Meet the Global Staff: Spotlight on Shabani Muller

Shabani Muller serves as the graduate assistant for the CASNR Global Learning Hub. Originally from the Kigoma region of western Tanzania, he is a current doctoral student studying ecology and One Health.
Wednesday, April 19, 2023

Meet the Global Staff: Spotlight on Shabani Muller

Did you know that the Institute of Agriculture and Natural Resources (IANR) has a number of globally-focused staff members and student staff that advance our triparite mission? In this series, we'll be introducing you to these individuals and exploring how they engage with and support the students, faculty, staff and partners in IANR. The next featured person is Shabani Muller, Graduate Assistant for the CASNR Global Learning Hub and current doctoral student in the School of Natural Resource Sciences. 

Who is Shabani? 

I am Shabani Muller,  and I am a PhD student in the Natural Resources Department majoring in Ecology and One Health at the University of Nebraska Lincoln (UNL). Additionally, I work at UNL as a graduate student under the Global Learning Hub.

I grew up along Lake Tanganyika in the Kigoma region of western Tanzania (East Africa), which borders Burundi, Zambia, and the Democratic Republic of Congo. I enjoy playing soccer and swimming, and my favorite dish is fish rice.

Prior to coming to Nebraska in January 2022, I was not aware of the University of Nebraska-Lincoln, as many people back home are only familiar with universities located in big cities in the USA. My journey to UNL began when I developed an interest in studying a PhD in One Health, and I contacted my (now) academic supervisor Dr. Elizabeth VanWormer via the ResearchGate platform in early 2021. ResearchGate is an online platform where research scientists and academicians can share their publications and interests. I followed Dr. VanWormer's profile, as our research interests were a perfect match, and expressed my desire to study One Health under her supervision. Dr. Liz agreed to be my academic advisor and suggested that I apply for admission at UNL, where she works as an Associate Professor. And that is how my path to UNL began, leading me to where I am now as a graduate student.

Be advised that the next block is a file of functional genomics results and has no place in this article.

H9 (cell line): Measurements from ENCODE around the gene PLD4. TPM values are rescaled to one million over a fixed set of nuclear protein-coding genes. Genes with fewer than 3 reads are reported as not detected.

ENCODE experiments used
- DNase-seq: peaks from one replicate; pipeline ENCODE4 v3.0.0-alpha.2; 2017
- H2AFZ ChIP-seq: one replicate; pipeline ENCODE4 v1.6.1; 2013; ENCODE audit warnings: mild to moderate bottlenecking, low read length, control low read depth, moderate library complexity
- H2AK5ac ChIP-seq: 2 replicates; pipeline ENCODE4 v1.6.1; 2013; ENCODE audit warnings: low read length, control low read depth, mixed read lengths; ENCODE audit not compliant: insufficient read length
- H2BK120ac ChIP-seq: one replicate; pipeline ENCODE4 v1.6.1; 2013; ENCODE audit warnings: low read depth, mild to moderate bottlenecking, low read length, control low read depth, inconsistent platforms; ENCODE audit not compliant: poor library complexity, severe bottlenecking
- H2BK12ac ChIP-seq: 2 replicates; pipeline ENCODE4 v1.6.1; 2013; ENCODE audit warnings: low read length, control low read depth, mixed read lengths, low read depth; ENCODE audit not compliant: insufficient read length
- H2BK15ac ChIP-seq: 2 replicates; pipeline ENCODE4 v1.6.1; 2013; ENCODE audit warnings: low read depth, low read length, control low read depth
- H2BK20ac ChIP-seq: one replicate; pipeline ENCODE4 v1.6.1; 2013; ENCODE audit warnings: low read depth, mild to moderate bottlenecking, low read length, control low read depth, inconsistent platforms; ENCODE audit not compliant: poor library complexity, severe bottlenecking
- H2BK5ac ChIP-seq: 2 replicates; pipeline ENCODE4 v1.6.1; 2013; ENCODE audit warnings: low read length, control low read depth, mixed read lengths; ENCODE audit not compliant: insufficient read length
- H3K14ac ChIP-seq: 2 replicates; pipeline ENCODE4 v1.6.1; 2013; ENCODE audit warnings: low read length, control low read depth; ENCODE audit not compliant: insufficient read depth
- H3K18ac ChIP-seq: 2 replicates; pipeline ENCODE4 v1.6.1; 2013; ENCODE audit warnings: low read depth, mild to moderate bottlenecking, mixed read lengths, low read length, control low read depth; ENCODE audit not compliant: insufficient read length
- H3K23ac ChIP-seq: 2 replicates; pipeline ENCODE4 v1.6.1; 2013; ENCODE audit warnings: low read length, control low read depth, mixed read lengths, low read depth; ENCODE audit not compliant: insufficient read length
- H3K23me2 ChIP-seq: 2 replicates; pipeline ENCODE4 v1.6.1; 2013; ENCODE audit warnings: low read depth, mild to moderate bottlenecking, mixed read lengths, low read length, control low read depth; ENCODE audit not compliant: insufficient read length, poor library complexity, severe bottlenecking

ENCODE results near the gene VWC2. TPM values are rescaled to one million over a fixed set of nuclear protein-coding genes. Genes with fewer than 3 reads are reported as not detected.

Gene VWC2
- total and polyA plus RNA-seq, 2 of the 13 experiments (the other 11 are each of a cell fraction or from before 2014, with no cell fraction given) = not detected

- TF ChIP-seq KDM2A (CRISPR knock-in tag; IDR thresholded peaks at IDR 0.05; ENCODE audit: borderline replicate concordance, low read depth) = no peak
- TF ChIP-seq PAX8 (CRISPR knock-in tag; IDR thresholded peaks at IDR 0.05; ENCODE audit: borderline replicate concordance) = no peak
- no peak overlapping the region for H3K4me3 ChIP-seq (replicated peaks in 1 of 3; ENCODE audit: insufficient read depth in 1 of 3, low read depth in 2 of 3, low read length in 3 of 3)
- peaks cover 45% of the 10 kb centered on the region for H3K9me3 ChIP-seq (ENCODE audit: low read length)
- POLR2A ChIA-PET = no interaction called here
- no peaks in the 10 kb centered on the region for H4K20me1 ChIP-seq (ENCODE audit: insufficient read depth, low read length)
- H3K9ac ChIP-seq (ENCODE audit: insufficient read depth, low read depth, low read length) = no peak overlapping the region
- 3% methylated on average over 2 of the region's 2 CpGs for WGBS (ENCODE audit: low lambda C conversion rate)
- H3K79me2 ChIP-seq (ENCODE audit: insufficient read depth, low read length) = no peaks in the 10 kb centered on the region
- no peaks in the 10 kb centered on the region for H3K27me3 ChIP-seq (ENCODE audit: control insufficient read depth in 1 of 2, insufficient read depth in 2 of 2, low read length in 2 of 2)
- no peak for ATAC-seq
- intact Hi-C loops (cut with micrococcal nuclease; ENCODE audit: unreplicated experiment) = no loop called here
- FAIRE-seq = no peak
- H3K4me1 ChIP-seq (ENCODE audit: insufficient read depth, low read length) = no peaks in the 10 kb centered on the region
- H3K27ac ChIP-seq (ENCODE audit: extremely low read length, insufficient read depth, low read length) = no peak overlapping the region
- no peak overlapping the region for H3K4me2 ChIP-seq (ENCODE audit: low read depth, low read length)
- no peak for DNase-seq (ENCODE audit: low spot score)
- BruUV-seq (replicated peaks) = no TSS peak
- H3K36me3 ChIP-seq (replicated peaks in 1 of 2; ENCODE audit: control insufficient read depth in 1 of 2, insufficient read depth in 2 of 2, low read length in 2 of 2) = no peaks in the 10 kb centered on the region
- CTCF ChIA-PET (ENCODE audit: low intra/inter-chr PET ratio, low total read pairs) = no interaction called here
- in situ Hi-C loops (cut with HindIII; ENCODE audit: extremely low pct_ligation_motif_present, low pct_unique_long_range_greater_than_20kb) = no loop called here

What got you interested in global education or global affairs?

My interest in global education and global affairs was sparked by a combination of factors including my upbringing along a diverse border, my ability to speak multiple languages, my extensive travel history, and my academic pursuits. Growing up, I had the opportunity to interact with people from various cultures and educational systems, such as those from Burundi, the DRC, Zambia, and Rwanda. Additionally, my country, Tanzania, hosts many refugees who have fled their home countries due to war and political instability. Living alongside refugees exposed me to global affairs and the education system in refugee camps. My desire for a global education further developed during my travels to eight countries across four continents, where I was able to learn about different cultures and languages, including French. As a graduate student with a passion for academic and research work, I read scientific publications from scientists around the world who work on my research area. These experiences have fueled my interest in global education and global affairs, and I am committed to expanding my knowledge in these areas.

Why do you think global learning is important for students at UNL, the U.S. or more broadly)

Global learning is important for students at UNL, across the United States, and around the world. Our campus hosts a diverse community of students and faculty from various cultural backgrounds, providing a unique opportunity for students to engage with diverse perspectives, experiences, and cultures. By doing so, students are better equipped to tackle global challenges and contribute to a more equitable and peaceful society.